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Chockstone Forum - General Discussion

General Climbing Discussion

 Page 1 of 3. Messages 1 to 20 | 21 to 40 | 41 to 54
Author
Top Stupid Mistakes to Avoid

Mike
15/08/2003
4:52:53 PM
Had an idea for another Tech Tips article and thought we could all contribute to it, kind of like when we put the double ropes article together. The idea is to list stupid mistakes and their solutions. If we get enough of them, I'll rank them into some kind of order. It can be like a big check list to scare beginners into being careful and to remind us all of what not to do. What do you think, good idea?

I'll get the ball rolling.....


1. Rapping off the end of your rope. Tie stopper knots in each end. Check they make the ground or next anchors if possible.

2. Letting the rope pass through the belay device while lowering someone. A miscalculation of the nature of the route and amount of slack rope. Tie a stopper knot in the end, better yet, get your belayer to tie in to the end.

3. Smacking your head during a fall or getting knocked by falling rock. Wear a helmet. What's more fashionable, a helmet or a coma?

4. Dropping your rap/belay device and not knowing how to rig an alternative. Learn the crab brake rap, and munter hitch.

5. Leading a new climber up a multi-pitch and getting stuck because they can't second your lead. Learn how to rig an assisted and unassisted hoist. Teach your second how to ascend on prussics before you go up. Read self rescue by Fasulo.

6. Watching your leader deck because either they didn't signal to lower, or the belayer didn't signal, and obtain acknowledgement before taking them off belay. Don't rush into things. Always get confirmation when taking someone off belay.

7. Taking a factor two directly onto the belay. Remember to clip the highest piece of the belay anchor when leading out on a multi-pitch.

8. Loosing control of the abseil and taking the swift way down. Get into the habit of giving a fireman's belay to your mates even if they don't ask for it. Use some form of backup (prussic or otherwise), if you are at all unsure.

9. Getting benighted, or exposing yourself to unnecessary risk because you left the head torch in your pack. Solution obvious.

10. Deciding that 50m off the deck is the best time to learn how to pass a knot on abseil. Solution obvious.

11. Flipping upside down during a fall because you led into a traverse with the rope running behind your leg. Watch where that rope sitting.

12. Increasing your fall factor and making hard work for yourself by allowing rope drag to build up. Extend placements with slings and or lead on two ropes if it's really zig zaggy.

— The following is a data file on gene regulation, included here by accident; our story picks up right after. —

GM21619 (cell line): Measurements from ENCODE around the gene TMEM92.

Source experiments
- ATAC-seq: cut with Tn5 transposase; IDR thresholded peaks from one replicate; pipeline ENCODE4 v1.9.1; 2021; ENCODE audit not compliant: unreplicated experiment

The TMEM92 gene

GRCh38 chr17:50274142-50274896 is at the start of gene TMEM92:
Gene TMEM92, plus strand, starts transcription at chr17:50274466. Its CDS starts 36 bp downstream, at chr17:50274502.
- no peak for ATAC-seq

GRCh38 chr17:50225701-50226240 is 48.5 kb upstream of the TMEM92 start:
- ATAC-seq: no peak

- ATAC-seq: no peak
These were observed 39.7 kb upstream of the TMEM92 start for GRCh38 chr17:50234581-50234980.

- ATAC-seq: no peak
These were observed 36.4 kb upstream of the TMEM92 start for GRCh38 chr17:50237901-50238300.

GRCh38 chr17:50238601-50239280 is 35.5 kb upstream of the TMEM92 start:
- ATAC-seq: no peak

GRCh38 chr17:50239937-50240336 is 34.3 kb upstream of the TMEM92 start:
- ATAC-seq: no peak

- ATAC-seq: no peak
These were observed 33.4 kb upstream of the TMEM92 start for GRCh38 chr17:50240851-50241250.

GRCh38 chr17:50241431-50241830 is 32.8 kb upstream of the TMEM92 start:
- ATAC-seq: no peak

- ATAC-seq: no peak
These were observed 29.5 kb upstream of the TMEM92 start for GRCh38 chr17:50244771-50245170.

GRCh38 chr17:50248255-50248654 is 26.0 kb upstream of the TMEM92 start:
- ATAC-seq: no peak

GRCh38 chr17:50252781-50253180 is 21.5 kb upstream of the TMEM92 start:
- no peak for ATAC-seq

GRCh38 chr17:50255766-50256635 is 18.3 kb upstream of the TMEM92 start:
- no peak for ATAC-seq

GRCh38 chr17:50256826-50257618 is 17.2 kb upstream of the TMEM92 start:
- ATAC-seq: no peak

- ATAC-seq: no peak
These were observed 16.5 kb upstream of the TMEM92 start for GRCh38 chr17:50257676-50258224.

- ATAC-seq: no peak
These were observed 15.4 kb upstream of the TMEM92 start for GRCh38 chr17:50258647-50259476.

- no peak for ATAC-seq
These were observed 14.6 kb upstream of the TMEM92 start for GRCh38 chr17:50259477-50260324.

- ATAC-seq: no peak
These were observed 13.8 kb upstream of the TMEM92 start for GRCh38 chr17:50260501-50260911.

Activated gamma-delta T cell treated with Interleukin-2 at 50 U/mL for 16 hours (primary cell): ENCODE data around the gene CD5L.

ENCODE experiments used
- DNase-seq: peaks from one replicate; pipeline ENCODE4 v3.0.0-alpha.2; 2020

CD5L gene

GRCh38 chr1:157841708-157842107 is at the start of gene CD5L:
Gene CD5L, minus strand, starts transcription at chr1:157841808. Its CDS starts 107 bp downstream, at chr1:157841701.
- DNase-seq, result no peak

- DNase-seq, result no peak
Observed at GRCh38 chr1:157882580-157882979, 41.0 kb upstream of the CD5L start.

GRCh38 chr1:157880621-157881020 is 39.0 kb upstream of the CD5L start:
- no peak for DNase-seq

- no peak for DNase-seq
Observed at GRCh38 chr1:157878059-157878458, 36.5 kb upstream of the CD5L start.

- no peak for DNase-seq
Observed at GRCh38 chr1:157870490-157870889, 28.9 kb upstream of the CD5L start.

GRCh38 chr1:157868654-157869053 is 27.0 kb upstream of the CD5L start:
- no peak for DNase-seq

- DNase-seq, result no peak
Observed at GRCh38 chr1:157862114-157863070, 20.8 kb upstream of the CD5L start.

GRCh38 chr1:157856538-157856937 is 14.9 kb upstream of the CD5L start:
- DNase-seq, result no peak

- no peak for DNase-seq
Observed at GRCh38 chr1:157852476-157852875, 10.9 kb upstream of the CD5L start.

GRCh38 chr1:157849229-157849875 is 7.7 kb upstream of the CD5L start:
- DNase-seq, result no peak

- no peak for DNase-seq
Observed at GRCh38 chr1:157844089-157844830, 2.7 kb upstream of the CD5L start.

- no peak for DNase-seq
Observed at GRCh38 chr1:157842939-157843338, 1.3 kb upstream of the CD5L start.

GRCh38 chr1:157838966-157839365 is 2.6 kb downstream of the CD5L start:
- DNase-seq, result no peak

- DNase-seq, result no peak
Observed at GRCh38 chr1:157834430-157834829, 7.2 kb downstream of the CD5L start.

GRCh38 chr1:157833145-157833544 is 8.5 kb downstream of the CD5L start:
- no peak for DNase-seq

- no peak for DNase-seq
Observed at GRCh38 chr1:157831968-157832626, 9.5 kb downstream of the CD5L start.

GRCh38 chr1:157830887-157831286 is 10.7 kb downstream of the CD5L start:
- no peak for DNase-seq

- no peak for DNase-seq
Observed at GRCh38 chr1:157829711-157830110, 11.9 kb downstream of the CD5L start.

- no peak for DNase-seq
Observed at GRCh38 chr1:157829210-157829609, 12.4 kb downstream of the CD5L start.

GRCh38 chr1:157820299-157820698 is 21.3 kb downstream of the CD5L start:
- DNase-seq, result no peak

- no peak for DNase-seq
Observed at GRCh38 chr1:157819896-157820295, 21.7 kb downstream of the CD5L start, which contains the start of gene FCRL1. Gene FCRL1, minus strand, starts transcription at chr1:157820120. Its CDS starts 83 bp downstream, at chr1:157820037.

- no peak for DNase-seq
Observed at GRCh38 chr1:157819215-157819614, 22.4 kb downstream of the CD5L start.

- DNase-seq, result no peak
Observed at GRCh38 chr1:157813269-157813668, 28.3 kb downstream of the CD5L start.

13. Shock loading your belay when one anchor fails. Equalise your anchors with a cordlette or other means.
mikl law
18/08/2003
12:11:02 PM
Great stuff, an addition to point 4 is learn to waist belay and classic abseil. I've tossed people (about to die while scrambling) a rope passed around a tree and it has lots of friction (makes your rope filthy though).


Alex
18/08/2003
12:33:07 PM
14. Taking up climbing. ;)
climbingjac
18/08/2003
12:38:10 PM
Failing to incorporate your climbing partner's name into climbing calls (eg "OK John, I'm safe". Resulting in "OK Harry, off belay"). I know of at least one person that was taken off belay, when his belayer responded to the "I'm safe" call of a climbing team nearby (!!!)

nmonteith
18/08/2003
12:44:52 PM
When absieling off an anchor get the first guy down to test if the ropes pull through - before you both are on the ground and have to prussic up to fix a stuck rope!

tmarsh
18/08/2003
1:03:25 PM
Both partners knowing an alternative system of communicating if you can't be heard. eg 2 tugs = I'm safe, 3 tugs = you're on belay, climb when ready.
BJ
18/08/2003
1:08:56 PM
communication can be difficult on windy days and after an annoying experience on watchtower face we have starter using walk talkies to communicate on longer pitches. Works well but you get the occasional strange look.
Nico
18/08/2003
1:53:21 PM
This one comes under the heading 'odd sequence of events having awkward consequence' - like this: My climbing partner was using a figure-8 descendeur (which are supposed to be foolproof), starting an abseil over the pointy edge of an overhang, when the lip of the overhang made contact with the descendeur as he went past. This had the effect of pushing the loop of rope up the shaft of the descendeur, and over the larger metal ring, with the result that the rope formed a neat lark's-foot knot on the descendeur. Because it was on an overhang, the abseiler could not get his weight off the rope (by standing on something), so there he hung, going neither up nor down. Solution? When my partner did hang himself up in this manner, I borrowed a rope from another party, tied it off to the abseil anchor, and lowered it so that he could tie a loop to stand in, while he sorted the figure-8. A small epic.

climbau
18/08/2003
4:05:40 PM
Nico,
A solution to stop larks footing on a figure 8 is to rig the 8 so the bit of rope that goes over the neck of the 8 is on the upperside. In other words "crack your eggs (bite of rope) over the pan (figure 8 held like a frypan) and some of the fat (rope) splashes over the handle(small ring of figure 8)."